Friday, July 31, 2015

On Not Leaving Jesus Out of the Pro-Life Movement

I'm an enthusiastic supporter of Pro-Life Allies, a coalition of nontraditional and traditional pro-lifers united in an effort to save babies regardless of ideological disagreements on virtually every other issue. Having help from the nonreligious community, the LGBTQ community, the non-Christian community, the non-white community, the non-old-white-Republican-male community, is an essential element of the contemporary pro-life movement as it faces a world drifting away from religious dogmatism and cultural conservatism. Whether this drifting is a good thing or a bad thing is most certainly up for debate, but the proud position of Pro-Life Allies is that abortion -- and ultimately, the entire culture of death -- cannot be taken down without help from all angles.

And while I am an enthusiastic supporter of Pro-Life Allies, and wish in no way, shape, or form to take away from their abundantly awesome message and methods, I do want to make something VERY clear (eesh, that reminds me of Cecile Richards. I promise the next thing I say isn't going to be a lie):

As believers in Christ who make up His Church on earth, we will do the world, and the entire pro-life movement, a major disservice if we do not take ourselves to prayer.

The release of the videos showing Planned Parenthood for who they really are behind closed doors has had me reeling; I can barely sleep, let alone think about much else. Watching the remains of little baby Emmett being sifted through and callously regarded as nothing more than profit in a petri dish left me feeling helpless and completely useless. What the hell can I possibly do? How can I help? What can be done?

And a steady, constant force welling up from deep within my spirit prompts me: pray.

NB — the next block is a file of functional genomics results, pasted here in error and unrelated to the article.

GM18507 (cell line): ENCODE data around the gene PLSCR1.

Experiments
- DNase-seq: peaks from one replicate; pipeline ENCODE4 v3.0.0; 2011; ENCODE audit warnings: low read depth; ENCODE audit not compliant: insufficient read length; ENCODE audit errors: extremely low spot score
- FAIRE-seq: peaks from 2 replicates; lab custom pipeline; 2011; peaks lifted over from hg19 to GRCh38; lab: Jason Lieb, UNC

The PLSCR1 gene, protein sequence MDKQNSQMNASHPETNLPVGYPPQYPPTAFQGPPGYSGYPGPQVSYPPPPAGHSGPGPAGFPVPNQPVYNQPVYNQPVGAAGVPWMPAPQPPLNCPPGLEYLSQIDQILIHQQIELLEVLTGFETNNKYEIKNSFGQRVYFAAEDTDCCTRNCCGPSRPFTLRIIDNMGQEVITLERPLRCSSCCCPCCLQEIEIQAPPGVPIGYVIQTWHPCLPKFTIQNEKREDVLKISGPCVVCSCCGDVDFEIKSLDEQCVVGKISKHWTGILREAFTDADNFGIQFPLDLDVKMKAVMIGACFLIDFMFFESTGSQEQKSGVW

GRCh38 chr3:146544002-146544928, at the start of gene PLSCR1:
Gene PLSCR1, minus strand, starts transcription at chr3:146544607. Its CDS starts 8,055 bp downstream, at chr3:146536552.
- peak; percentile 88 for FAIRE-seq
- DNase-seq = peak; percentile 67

Don't try to kid yourself: this is a battle of good against evil, and of God against Satan and the works of darkness. Nothing short of Satan could possibly be behind this evil. These children, created in the image of God, are being ripped from their mothers' wombs and all signs indicate that their body parts are being sold. This is disgusting.

We can -- and should -- acknowledge that this evil is profoundly contrary to the standards of care the medical community should be held to, to the ideals feminism are founded on, to humanitarianism and pacifism, to life in a civilized society. But we would be foolish to neglect this simple reality: these acts offend God, and there is no use going to war with the devil if we aren't equipped with the authority, power, and mercy of Jesus Christ to be our swords and shields.

I am thankful that Pro-Life Allies has not at all insisted that we steer the pro-life movement away from religion (they have, rightly so, rather insisted that the pro-life movement need not only belong to the religious).

But let me emphatically state, in the words of Jesus Christ: "You can do nothing apart from me." (John 15:5)

And again, from Paul: "I can do all things through Him who strengthens me." (Philippians 4:13)

This world needs God. And we, the Church, need to be lending His mercy and aid to all things we participate in. Prayer is where we draw our strength. Prayer is where we align our will to God's. Prayer is the well from which all graces for our ordinary, day-to-day life flow. The Catechism urges us: